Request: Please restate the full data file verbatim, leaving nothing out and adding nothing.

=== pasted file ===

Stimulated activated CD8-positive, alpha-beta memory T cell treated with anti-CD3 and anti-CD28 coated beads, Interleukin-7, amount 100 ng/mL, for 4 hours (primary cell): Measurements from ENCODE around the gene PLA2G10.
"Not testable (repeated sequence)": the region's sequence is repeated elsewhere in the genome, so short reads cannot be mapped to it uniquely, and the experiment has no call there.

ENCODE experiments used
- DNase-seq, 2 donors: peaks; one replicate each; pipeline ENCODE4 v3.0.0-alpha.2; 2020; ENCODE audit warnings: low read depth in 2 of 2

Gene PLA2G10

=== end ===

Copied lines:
Stimulated activated CD8-positive, alpha-beta memory T cell treated with anti-CD3 and anti-CD28 coated beads, Interleukin-7, amount 100 ng/mL, for 4 hours (primary cell): Measurements from ENCODE around the gene PLA2G10.
"Not testable (repeated sequence)": the region's sequence is repeated elsewhere in the genome, so short reads cannot be mapped to it uniquely, and the experiment has no call there.

ENCODE experiments used
- DNase-seq, 2 donors: peaks; one replicate each; pipeline ENCODE4 v3.0.0-alpha.2; 2020; ENCODE audit warnings: low read depth in 2 of 2

Gene PLA2G10